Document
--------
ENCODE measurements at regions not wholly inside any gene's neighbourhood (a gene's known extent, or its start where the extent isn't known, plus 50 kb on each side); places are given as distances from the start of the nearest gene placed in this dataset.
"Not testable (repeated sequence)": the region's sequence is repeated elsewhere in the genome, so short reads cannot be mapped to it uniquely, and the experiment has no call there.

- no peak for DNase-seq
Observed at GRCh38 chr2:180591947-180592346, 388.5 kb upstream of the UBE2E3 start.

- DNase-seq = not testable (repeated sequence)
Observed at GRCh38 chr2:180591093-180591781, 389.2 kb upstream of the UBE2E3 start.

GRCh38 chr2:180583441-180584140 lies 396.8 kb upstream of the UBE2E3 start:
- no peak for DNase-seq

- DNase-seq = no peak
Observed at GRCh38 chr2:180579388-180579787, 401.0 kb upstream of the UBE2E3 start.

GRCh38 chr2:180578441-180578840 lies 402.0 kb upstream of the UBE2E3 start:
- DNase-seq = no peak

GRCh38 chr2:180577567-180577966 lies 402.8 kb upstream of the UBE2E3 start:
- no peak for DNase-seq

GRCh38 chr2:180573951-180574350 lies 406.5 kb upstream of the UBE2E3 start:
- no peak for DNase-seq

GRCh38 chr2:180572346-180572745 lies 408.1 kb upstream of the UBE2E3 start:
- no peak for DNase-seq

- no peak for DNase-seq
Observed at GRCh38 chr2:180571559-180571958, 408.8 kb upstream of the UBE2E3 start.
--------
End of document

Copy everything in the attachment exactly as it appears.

ENCODE measurements at regions not wholly inside any gene's neighbourhood (a gene's known extent, or its start where the extent isn't known, plus 50 kb on each side); places are given as distances from the start of the nearest gene placed in this dataset.
"Not testable (repeated sequence)": the region's sequence is repeated elsewhere in the genome, so short reads cannot be mapped to it uniquely, and the experiment has no call there.

- no peak for DNase-seq
Observed at GRCh38 chr2:180591947-180592346, 388.5 kb upstream of the UBE2E3 start.

- DNase-seq = not testable (repeated sequence)
Observed at GRCh38 chr2:180591093-180591781, 389.2 kb upstream of the UBE2E3 start.

GRCh38 chr2:180583441-180584140 lies 396.8 kb upstream of the UBE2E3 start:
- no peak for DNase-seq

- DNase-seq = no peak
Observed at GRCh38 chr2:180579388-180579787, 401.0 kb upstream of the UBE2E3 start.

GRCh38 chr2:180578441-180578840 lies 402.0 kb upstream of the UBE2E3 start:
- DNase-seq = no peak

GRCh38 chr2:180577567-180577966 lies 402.8 kb upstream of the UBE2E3 start:
- no peak for DNase-seq

GRCh38 chr2:180573951-180574350 lies 406.5 kb upstream of the UBE2E3 start:
- no peak for DNase-seq

GRCh38 chr2:180572346-180572745 lies 408.1 kb upstream of the UBE2E3 start:
- no peak for DNase-seq

- no peak for DNase-seq
Observed at GRCh38 chr2:180571559-180571958, 408.8 kb upstream of the UBE2E3 start.